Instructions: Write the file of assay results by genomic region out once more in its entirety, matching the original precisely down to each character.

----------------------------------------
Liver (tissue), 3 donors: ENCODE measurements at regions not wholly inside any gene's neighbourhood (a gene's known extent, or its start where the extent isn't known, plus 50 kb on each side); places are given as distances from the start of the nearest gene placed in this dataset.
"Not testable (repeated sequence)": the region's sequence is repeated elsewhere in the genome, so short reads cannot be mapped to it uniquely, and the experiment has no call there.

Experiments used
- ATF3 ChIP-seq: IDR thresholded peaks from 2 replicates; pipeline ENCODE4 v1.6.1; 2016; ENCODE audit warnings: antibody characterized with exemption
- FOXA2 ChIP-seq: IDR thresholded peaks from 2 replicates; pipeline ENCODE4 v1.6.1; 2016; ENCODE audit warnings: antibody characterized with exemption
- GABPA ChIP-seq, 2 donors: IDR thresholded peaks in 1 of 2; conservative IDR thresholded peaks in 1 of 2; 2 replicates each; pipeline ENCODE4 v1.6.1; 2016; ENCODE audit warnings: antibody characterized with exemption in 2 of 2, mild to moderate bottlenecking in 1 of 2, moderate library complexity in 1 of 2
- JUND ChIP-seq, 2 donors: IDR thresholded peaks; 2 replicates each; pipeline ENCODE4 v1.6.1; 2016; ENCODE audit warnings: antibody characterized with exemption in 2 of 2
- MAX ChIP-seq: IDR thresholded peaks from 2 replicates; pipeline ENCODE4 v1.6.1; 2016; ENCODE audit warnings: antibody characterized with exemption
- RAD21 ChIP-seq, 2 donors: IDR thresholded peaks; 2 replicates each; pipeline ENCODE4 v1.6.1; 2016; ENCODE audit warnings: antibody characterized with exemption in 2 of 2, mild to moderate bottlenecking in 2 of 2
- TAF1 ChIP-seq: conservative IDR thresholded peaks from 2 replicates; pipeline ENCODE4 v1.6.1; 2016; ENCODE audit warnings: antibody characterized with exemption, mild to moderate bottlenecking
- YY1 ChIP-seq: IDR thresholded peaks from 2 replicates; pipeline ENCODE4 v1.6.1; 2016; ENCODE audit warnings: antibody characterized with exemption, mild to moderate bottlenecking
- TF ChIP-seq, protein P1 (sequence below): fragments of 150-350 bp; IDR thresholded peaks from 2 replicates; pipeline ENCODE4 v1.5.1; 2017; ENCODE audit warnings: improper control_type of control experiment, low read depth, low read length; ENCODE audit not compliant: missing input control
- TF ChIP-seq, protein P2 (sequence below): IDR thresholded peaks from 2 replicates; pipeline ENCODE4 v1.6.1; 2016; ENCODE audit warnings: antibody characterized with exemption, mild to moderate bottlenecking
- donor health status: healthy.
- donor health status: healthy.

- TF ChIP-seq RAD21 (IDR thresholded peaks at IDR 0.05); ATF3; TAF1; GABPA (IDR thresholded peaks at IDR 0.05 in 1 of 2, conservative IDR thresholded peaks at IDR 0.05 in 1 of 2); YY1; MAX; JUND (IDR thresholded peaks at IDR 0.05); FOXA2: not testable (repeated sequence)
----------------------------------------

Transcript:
Liver (tissue), 3 donors: ENCODE measurements at regions not wholly inside any gene's neighbourhood (a gene's known extent, or its start where the extent isn't known, plus 50 kb on each side); places are given as distances from the start of the nearest gene placed in this dataset.
"Not testable (repeated sequence)": the region's sequence is repeated elsewhere in the genome, so short reads cannot be mapped to it uniquely, and the experiment has no call there.

Experiments used
- ATF3 ChIP-seq: IDR thresholded peaks from 2 replicates; pipeline ENCODE4 v1.6.1; 2016; ENCODE audit warnings: antibody characterized with exemption
- FOXA2 ChIP-seq: IDR thresholded peaks from 2 replicates; pipeline ENCODE4 v1.6.1; 2016; ENCODE audit warnings: antibody characterized with exemption
- GABPA ChIP-seq, 2 donors: IDR thresholded peaks in 1 of 2; conservative IDR thresholded peaks in 1 of 2; 2 replicates each; pipeline ENCODE4 v1.6.1; 2016; ENCODE audit warnings: antibody characterized with exemption in 2 of 2, mild to moderate bottlenecking in 1 of 2, moderate library complexity in 1 of 2
- JUND ChIP-seq, 2 donors: IDR thresholded peaks; 2 replicates each; pipeline ENCODE4 v1.6.1; 2016; ENCODE audit warnings: antibody characterized with exemption in 2 of 2
- MAX ChIP-seq: IDR thresholded peaks from 2 replicates; pipeline ENCODE4 v1.6.1; 2016; ENCODE audit warnings: antibody characterized with exemption
- RAD21 ChIP-seq, 2 donors: IDR thresholded peaks; 2 replicates each; pipeline ENCODE4 v1.6.1; 2016; ENCODE audit warnings: antibody characterized with exemption in 2 of 2, mild to moderate bottlenecking in 2 of 2
- TAF1 ChIP-seq: conservative IDR thresholded peaks from 2 replicates; pipeline ENCODE4 v1.6.1; 2016; ENCODE audit warnings: antibody characterized with exemption, mild to moderate bottlenecking
- YY1 ChIP-seq: IDR thresholded peaks from 2 replicates; pipeline ENCODE4 v1.6.1; 2016; ENCODE audit warnings: antibody characterized with exemption, mild to moderate bottlenecking
- TF ChIP-seq, protein P1 (sequence below): fragments of 150-350 bp; IDR thresholded peaks from 2 replicates; pipeline ENCODE4 v1.5.1; 2017; ENCODE audit warnings: improper control_type of control experiment, low read depth, low read length; ENCODE audit not compliant: missing input control
- TF ChIP-seq, protein P2 (sequence below): IDR thresholded peaks from 2 replicates; pipeline ENCODE4 v1.6.1; 2016; ENCODE audit warnings: antibody characterized with exemption, mild to moderate bottlenecking
- donor health status: healthy.
- donor health status: healthy.

- TF ChIP-seq RAD21 (IDR thresholded peaks at IDR 0.05); ATF3; TAF1; GABPA (IDR thresholded peaks at IDR 0.05 in 1 of 2, conservative IDR thresholded peaks at IDR 0.05 in 1 of 2); YY1; MAX; JUND (IDR thresholded peaks at IDR 0.05); FOXA2: not testable (repeated sequence)